Saturday, February 2, 2019

Leaver Agriculture

2/2/2019--In the marvelous book Ishmael, which my students in Law and Philosophy read, Daniel Quinn points out that settlement and agriculture was known by indigenous peoples who lived sustainably within their areas. (Weren't the Iroquois an example of that?) People calls these people Leavers.

But the question has always been whether this model is of any use to us--Quinn's Takers.

There is now a model of the kind of agriculture that a Leaver might practice in our society. You can see it in the writing of California farmer Mike Madison that I ran across in a review by Verlyn Klinkenborg in the New York Review in the September 27 issue--Green and Pleasant Land (locked on the New York Review webpage).

The normal farmer mantra is kill everything but the crops, says Klinkenborg. And the average farmer is a complete slave to the likes of Monsanto--seeds are leased. But there are other ways to farm.

Here is a flavor of Madison's farming, with some quotes from Madison.
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The point of all these lists and calculations is to help measure Madison’s efforts to keep his farm in balance with the world. “It is instructive,” he writes, “to draw a line around the perimeter of a farm and then to measure the movement of materials (or energy) across that line, onto and off the farm.” By this standard, conventional farms—heavily reliant on petroleum-based chemicals, fossil fuels, and leased seeds—are sinkholes of consumption. Madison’s goal is to make the farm operation as self-provisioning as possible, so that the farm supplies as many of its own requirements—energy and fertility, for example—as it can. This, of course, is one of the basic measures of sustainability. So is the “psychological well-being of the farm family,” a standard you’ll want to keep in mind while reading This Blessed Earth.

In America—thanks to its abundance of land—there have always been two kinds of farmers: movers and improvers. Movers were the ones who farmed out the fertility in a patch of ground and then moved along to the next patch. This is more or less how America was settled. Improvers were the ones who did everything they could to preserve and increase the fertility of their soil. The intensity of the debate over these methods reached its peak in the early nineteenth century.* In the long run, the improvers faded from the discussion, especially after World War II and the introduction of chemical fertilizers. The movers continue to move, but in a different manner these days. When farmers ran out of new land, they simply mined their way downward through the fertility of eroding layers of farmland until they reached the place we are now.

Farmland, instead of being a carbon sink, has been forced to surrender its carbon. Iowa’s once-black soils are now “a washed-out tan color from loss of organic matter.” All that lost fertility is replaced annually by injections of anhydrous ammonia, which is toxic to soil organisms and slowly acidifies the soil. You could argue that modern agriculture has brought about the most wholesale ecocide on the planet by killing the astonishingly rich microbial life of the soil. It’s worth drawing up another analytical model of the kind Mike Madison employs. Ask, simply, where soil is being replenished with organic matter—cover crops and manure, for instance—and where it is not. What you end up with is a perfect map of the division between conventional, large-scale, industrial agriculture and small-market farms. A map like that would also provide a stark reminder of how colossal the scale of conventional farming really is when compared to small, artisanal farming, something that’s easily forgotten when you’re shopping at the farmers’ market.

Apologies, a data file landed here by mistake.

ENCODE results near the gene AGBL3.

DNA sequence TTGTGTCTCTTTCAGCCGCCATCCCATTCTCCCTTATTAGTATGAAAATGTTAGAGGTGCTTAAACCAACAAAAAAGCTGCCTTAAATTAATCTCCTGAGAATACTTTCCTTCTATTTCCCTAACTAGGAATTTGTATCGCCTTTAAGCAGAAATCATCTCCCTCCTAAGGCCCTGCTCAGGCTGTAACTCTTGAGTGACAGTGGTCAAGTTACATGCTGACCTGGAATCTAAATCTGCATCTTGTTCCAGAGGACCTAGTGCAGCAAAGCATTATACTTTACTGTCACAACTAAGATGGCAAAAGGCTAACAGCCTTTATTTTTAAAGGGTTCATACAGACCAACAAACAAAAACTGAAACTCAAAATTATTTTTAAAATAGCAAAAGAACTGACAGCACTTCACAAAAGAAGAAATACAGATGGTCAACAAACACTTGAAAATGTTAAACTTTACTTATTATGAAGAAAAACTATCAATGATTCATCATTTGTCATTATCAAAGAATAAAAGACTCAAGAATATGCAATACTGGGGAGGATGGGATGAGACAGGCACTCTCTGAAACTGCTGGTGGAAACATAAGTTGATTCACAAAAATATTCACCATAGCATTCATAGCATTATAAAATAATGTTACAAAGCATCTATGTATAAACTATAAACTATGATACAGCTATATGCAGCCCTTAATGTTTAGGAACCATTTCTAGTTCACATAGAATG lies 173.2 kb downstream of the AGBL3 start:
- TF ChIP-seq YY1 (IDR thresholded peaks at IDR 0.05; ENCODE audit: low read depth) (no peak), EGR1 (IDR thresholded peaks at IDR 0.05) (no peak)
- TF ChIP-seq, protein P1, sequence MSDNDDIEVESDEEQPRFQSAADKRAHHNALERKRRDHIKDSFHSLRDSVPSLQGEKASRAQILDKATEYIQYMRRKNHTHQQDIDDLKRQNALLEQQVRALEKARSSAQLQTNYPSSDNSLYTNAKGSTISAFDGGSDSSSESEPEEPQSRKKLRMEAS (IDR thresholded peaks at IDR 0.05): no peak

Madison believes that “farming is not a perversion of nature, but a natural development in our planet’s evolution.” There is a lot of optimism lurking in that thought. Anyone who can write “I expect to still be farming at age 80” is an optimist at heart, no matter how cautionary or skeptical he often sounds. In fact, I would say that Fruitful Labor may be the most optimistic book it is possible to write that also contains this sentence: “We are a flawed species unable to make good use of the wisdom available to us, and we have earned our unhappy destiny by our foolishness.”
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It turns out that James Madison had a Leaver perspective. Read this last paragraph.

Madison’s fundamental argument about the deep ecology of farming is one that another Madison—James Madison—would have agreed with. In May 1818, while Cobbett was still living on Long Island, the former president—an improving farmer—gave a speech to the Agricultural Society in Albemarle, Virginia. He said something that has become almost unsayable in the world we inhabit now—unsayable at least by the sitting president and his environmental and agricultural appointees. “We can scarcely be warranted,” Madison said, “in supposing that all the productive powers of [Earth’s] surface can be made subservient to the use of man, in exclusion of all the plants and animals not entering into his stock of subsistence.” It is truly painful to leap ahead two hundred years and realize that one of Mike Madison’s reasons for continuing to farm is this: “In an increasingly unstable world it is important to keep the farm as a refuge for family and friends in times of economic collapse and social disarray.”

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